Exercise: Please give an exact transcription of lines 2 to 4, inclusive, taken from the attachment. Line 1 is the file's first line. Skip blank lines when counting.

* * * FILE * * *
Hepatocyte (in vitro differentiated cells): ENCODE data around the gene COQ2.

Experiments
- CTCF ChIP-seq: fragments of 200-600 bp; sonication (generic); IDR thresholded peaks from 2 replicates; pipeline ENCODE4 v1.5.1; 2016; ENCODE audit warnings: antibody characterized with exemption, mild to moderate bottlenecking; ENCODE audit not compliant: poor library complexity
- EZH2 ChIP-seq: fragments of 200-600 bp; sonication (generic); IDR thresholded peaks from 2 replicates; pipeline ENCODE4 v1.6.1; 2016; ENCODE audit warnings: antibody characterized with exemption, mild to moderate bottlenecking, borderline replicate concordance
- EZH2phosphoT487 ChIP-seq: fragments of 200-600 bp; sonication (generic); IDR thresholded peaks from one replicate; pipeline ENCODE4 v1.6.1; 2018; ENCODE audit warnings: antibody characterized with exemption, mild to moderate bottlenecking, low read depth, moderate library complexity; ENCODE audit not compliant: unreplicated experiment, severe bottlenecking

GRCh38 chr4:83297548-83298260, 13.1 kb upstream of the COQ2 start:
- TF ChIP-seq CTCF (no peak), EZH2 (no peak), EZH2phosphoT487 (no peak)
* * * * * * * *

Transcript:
Experiments
- CTCF ChIP-seq: fragments of 200-600 bp; sonication (generic); IDR thresholded peaks from 2 replicates; pipeline ENCODE4 v1.5.1; 2016; ENCODE audit warnings: antibody characterized with exemption, mild to moderate bottlenecking; ENCODE audit not compliant: poor library complexity
- EZH2 ChIP-seq: fragments of 200-600 bp; sonication (generic); IDR thresholded peaks from 2 replicates; pipeline ENCODE4 v1.6.1; 2016; ENCODE audit warnings: antibody characterized with exemption, mild to moderate bottlenecking, borderline replicate concordance